FIG. 3 is an inferior view (showing the bottom surface) of an exemplary adenoid tip including a wire as the active electrode.

FIGS. 4A and 4B depict in various views the two main components of the housing shown in FIG. 3.

DETAILED DESCRIPTION

Described here are electrosurgical devices that can be customized for either adenoidectomy or tonsillectomy. Customization may be provided by the use of interchangeable tips that can be removably attached to the elongate body of the device. Specifically, the design of the blade assemblies and location of the aspiration port from which suction is applied may be varied to optimize manipulation, cutting, and hemostasis of the tissue being operated on.

The present electrosurgical devices are generally monopolar instead of bipolar. Both types of devices use high frequency alternating current and a pair of electrodes, one designated the active electrode and the other the return electrode. However, the difference lies in the placement of these electrodes. In a monopolar device, current is passed from the active electrode through the patient's body to a grounding pad (return electrode) placed on the body, usually the thigh or shoulder. A monopolar device may be particularly useful in tonsil and adenoid surgery because contact with the body is guaranteed. In a bipolar device, the active and return electrodes are both placed at the site of electrosurgery, for example, on the same shaft of the device, and electrosurgery occurs only on the tissue on the active electrode(s) if there is a conductive path back to the return electrode.

The devices will generally include an elongate body having a proximal end, a distal end, and an aspiration lumen extending therethrough. Depending on the materials used, all or a portion of the elongate body may be formed to be stiff, flexible, or malleable. Exemplary materials for making the elongate body include, without limitation, fluoropolymers; thermoplastics such as polyetheretherketone, polyethylene, polyethylene terephthalate, polyurethane, nylon, and the like; and silicone. Another material is fluoroelastomer.

The elongate body may be between about 5.0 cm to about 20 cm in length. For example, the elongate body may be between about 5.0 cm to about 15 cm, between about 5.0 cm to about 10 cm, or between about 5.0 cm to about 8.0 cm in length. In some instances, the elongate body may be about 8.0 cm in length. In other instances the devices lack an elongate body, and the interchangeable tip is directly connected to the handle.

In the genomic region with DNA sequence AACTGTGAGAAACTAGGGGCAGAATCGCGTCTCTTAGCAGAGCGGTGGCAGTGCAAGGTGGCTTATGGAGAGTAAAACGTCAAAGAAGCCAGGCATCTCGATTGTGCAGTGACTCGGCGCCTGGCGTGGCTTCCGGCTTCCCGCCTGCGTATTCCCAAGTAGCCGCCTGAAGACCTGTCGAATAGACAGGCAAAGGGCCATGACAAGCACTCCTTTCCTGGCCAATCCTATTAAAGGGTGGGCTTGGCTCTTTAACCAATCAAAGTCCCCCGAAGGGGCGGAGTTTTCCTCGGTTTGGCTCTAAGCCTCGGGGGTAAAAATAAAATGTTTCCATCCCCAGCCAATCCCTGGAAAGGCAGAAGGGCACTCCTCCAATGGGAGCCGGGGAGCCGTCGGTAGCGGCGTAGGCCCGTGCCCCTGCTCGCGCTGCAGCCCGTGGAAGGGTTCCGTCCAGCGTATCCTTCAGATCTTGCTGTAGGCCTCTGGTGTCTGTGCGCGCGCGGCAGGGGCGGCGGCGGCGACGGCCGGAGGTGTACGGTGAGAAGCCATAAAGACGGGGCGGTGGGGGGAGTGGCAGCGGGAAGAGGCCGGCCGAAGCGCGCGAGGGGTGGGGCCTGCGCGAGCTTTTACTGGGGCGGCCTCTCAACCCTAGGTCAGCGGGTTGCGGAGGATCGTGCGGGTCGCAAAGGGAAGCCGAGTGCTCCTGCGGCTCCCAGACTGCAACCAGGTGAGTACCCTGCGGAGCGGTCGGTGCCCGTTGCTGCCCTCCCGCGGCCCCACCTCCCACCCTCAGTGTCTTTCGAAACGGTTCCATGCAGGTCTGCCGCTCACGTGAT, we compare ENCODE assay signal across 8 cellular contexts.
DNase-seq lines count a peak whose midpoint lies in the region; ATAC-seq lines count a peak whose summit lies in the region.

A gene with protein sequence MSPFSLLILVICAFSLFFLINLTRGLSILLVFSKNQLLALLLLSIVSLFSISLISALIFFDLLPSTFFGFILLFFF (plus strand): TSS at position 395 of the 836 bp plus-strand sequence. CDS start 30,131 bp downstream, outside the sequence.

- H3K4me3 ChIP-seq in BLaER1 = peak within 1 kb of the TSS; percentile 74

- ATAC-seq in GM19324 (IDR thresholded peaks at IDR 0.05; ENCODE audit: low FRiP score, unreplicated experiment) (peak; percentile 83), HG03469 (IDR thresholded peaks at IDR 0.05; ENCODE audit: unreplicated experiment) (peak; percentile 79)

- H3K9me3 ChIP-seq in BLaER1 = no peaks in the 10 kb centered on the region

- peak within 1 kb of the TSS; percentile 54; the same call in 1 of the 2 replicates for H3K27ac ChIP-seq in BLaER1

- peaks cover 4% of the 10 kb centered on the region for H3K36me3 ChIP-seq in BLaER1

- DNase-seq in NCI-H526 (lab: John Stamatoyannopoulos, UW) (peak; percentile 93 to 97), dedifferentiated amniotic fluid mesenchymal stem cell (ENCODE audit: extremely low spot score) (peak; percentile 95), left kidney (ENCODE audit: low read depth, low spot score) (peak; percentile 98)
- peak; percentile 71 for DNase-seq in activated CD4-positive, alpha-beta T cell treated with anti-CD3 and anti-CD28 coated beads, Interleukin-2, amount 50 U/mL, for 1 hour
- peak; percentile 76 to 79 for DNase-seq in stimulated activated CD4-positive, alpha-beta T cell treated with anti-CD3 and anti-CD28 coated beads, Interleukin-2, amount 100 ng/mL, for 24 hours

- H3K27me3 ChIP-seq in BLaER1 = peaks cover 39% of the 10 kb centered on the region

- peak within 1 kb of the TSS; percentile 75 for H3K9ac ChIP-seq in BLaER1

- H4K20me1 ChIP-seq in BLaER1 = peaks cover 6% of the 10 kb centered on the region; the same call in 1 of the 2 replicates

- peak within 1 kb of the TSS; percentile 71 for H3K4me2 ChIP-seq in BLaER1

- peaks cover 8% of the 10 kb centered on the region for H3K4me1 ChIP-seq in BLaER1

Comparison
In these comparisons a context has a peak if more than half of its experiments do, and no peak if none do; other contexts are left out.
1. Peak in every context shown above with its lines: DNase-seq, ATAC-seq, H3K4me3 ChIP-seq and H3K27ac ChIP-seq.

In some variations, the elongate body is coated with a lubricious polymer to reduce friction between the mucosa and device during the procedure. Lubricious polymers are well known in the art, and are typically hydrophilic. Exemplary hydrophilic polymers that may be used as lubricious coatings include, without limitation, polyvinyl alcohol, polyethylene glycol, polyvinyl pyrrolidone, cellulosic polymers and polyethylene oxide.

A handle is usually coupled to the proximal end of the elongate body that allows the surgeon to hold the device. The handle may include a hand grip on the bottom and a pad with at least two control buttons on the top. The control buttons may be depressed to activate electric switches for turning on the cutting or coagulation regimes. The button pad and hand grip are incorporated into the handle using spring clips or other well-know attachments and conventional techniques such as overmolding. A standard electrical connector and cable may be used with the handle to connect electrical leads to a generator. The handle may be between about 5.0 cm to about 30 cm, about 5.0 cm to about 25 cm, about 5.0 to about 20 cm, or about 5.0 cm to about 15 cm in length. In one variation, the handle is about 20 cm in length.